… I find A. G. Cox’s determination not to intervene on Davontae’s Sanford’s behalf unacceptable, especially through the filter of my direct experience with the Michigan Attorney General’s Office.
From: Susan Chandler
Date: October 8, 2010 9:22:32 PM EDT
To: “AGCriminal” <AGCriminal@michigan.gov>
Cc: ASKDOJ <ASKDOJ@usdoj.gov>
Subject: Citizen Inquiry AG# 2010-0026914 – Davontae Sanford wrongful conviction
Dear Ms. Pendergast:
Thank you for your response. Please know that I find A. G. Cox’s determination not to intervene on Davontae’s Sanford’s behalf unacceptable, especially through the filter of my direct experience with the Michigan Attorney General’s Office.
In 1978, the Michigan Department of Social Services placed Linda Lou Griffin in my home for adoption. It became a lengthy legal battle over a probate judge again having withdrawn a child from DSS custody after Michigan taxpayers paid for termination of parental rights, foster care, medical treatment, etc. After such withdrawals, the probate judge would award custody to a private adoption agency that profited through immediate placement of the children without having incurred any expense.
The case went to appeals court. The probate judge issued a warrant for my arrest for kidnapping, issued an adoption certificate for another family that hadn’t undergone the home study required by law, etc. The battle cost us dearly; we had no way to pay our attorney but to hand him the keys to our waterfront home. It also cost, according to a renowned psychiatrist at Children’s Hospital, additional ground that Linda could have gained in overcoming the emotional duress of having five different mothers in three years of life.
Legendary A. G. Frank Kelley helped, without being asked. I now wish Kelley had afterwards labored to have the probate judge disrobed, setting a precedent that served as a warning to Michigan public servants that they’d best serve the public, with no other agenda.
Self-professed hit-man Vincent Smothers credibly confessed to the Runyon Street quadruple homicides while confessing to eight others. Davontae Sanford is blind in one eye, developmentally disabled, and was 14-years-old when those homicides took place; his false confession is consistent with the other false confessions documented in DNA exonerations, including that of now-deceased Detroiter Eddie Joe Lloyd, who had an incompetent public defender in common with Davontae.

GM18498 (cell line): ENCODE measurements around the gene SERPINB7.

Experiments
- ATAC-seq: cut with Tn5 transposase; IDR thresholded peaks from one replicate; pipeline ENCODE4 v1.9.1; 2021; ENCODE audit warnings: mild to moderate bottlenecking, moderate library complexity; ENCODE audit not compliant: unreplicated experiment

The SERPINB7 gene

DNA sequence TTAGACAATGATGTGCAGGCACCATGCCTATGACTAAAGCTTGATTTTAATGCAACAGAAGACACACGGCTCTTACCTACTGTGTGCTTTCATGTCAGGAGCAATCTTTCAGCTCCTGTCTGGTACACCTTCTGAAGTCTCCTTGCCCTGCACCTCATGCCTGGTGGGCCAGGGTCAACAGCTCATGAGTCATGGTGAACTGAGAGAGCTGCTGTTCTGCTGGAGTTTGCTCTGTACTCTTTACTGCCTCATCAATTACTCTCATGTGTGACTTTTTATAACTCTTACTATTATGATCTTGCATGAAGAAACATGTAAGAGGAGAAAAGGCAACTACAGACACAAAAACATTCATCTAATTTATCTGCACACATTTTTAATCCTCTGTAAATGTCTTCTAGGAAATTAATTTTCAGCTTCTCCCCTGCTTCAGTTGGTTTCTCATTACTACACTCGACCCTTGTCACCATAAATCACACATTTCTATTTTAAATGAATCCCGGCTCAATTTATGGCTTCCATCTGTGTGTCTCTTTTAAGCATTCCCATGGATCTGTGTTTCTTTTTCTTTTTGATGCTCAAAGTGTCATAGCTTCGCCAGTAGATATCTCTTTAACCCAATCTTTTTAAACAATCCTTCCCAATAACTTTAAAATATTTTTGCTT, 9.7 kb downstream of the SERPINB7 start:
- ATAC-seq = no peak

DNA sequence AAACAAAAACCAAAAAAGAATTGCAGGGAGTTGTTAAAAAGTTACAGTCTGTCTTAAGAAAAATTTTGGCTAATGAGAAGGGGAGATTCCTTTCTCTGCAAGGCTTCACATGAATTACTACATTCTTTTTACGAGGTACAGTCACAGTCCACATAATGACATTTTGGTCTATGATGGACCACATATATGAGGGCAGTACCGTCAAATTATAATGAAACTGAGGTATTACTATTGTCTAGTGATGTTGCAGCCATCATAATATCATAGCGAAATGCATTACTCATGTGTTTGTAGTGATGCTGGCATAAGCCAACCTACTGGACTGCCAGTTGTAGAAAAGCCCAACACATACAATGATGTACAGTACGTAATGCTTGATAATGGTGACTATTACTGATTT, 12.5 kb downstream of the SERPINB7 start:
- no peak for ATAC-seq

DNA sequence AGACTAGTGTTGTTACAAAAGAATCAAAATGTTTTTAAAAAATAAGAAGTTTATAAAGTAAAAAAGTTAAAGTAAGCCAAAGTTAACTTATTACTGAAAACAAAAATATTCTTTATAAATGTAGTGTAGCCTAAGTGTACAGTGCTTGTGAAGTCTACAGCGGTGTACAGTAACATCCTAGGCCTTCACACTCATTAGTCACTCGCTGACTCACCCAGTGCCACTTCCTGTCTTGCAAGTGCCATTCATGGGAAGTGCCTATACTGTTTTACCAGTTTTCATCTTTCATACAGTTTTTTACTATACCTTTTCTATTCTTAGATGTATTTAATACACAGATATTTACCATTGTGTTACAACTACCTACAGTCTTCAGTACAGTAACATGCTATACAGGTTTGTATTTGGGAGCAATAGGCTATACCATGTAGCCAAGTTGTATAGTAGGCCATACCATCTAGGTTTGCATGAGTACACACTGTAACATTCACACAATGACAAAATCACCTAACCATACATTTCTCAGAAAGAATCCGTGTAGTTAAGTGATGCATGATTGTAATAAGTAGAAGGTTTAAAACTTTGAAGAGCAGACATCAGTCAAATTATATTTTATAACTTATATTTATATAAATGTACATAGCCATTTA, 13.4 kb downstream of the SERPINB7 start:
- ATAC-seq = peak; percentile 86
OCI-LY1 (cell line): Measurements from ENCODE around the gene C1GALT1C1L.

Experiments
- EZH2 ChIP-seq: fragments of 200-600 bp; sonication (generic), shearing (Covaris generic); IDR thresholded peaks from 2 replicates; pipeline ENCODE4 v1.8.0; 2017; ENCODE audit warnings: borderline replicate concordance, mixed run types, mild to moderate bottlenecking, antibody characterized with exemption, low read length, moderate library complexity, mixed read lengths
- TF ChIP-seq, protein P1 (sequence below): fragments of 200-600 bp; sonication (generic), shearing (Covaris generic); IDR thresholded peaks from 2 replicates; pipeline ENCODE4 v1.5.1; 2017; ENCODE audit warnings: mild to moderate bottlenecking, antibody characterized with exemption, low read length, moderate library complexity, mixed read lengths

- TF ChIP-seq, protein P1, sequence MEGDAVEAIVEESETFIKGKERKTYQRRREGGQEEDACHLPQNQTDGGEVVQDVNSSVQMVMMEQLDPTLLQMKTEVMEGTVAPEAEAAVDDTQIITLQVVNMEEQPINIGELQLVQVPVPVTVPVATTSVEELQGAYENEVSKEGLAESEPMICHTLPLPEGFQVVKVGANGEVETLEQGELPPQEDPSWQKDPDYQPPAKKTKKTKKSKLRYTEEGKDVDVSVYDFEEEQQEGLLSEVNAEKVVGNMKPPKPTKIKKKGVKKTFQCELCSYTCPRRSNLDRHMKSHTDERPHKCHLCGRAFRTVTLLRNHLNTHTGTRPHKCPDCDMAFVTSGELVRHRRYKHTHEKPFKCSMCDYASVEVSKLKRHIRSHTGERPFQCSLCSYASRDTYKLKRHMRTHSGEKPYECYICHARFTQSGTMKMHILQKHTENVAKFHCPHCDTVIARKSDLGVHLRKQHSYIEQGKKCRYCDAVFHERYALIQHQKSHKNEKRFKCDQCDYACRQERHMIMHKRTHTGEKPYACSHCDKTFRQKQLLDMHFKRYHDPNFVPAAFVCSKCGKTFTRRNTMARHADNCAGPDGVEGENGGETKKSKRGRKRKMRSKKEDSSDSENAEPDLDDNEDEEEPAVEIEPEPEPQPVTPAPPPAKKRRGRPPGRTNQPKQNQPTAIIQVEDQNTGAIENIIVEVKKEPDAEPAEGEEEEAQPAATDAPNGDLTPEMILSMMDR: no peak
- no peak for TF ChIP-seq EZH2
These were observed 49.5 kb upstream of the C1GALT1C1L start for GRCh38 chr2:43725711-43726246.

At the end of the day, there’s not much difference between Wayne County Prosecutor Worthy’s malfeasance and A. G. Cox’s misfeasance … both corrode the integrity of the judicial system. So I ask that you approach to A. G. Cox change his mind and send that belated clear warning – through intervening for Davontae – that Michigan public servants best serve the public, with no other agenda. Thank you.
From: <“AGCriminal” <AGCriminal@michigan.gov>
Date: October 8, 2010 2:38:00 PM EDT
To: [Susan Chandler]
Subject: Citizen Inquiry AG# 2010-0026914
October 8, 2010
Citizen Inquiry AG# 2010-0026914
Attorney General Cox has asked that the Criminal Division reply to your e-mail in which you expressed your concerns about the charging decision made by your local prosecutor’s office regarding Devontae Sanford. We apologize for not responding sooner. However, this office receives hundreds of letters and e-mails each week and some delays are inevitable.
The primary responsibility for the enforcement of our criminal laws rests with the chief law enforcement officer of each county, the prosecutor. The decision to prosecute a criminal offense is a delicate and sometimes difficult one calling for the exercise of a broad discretion. As Michigan’s chief law enforcement officer, the Attorney General may intervene if it is clear that the prosecutor abused his/her discretion or if a conflict of interest exists.
Upon review of the facts presented, we cannot conclude that either condition exists. Therefore, we suggest that you continue to work with your county prosecutor’s office in pressing your complaint.
We sincerely regret our inability to provide assistance at this time.
Donna L. Pendergast
First Assistant Attorney General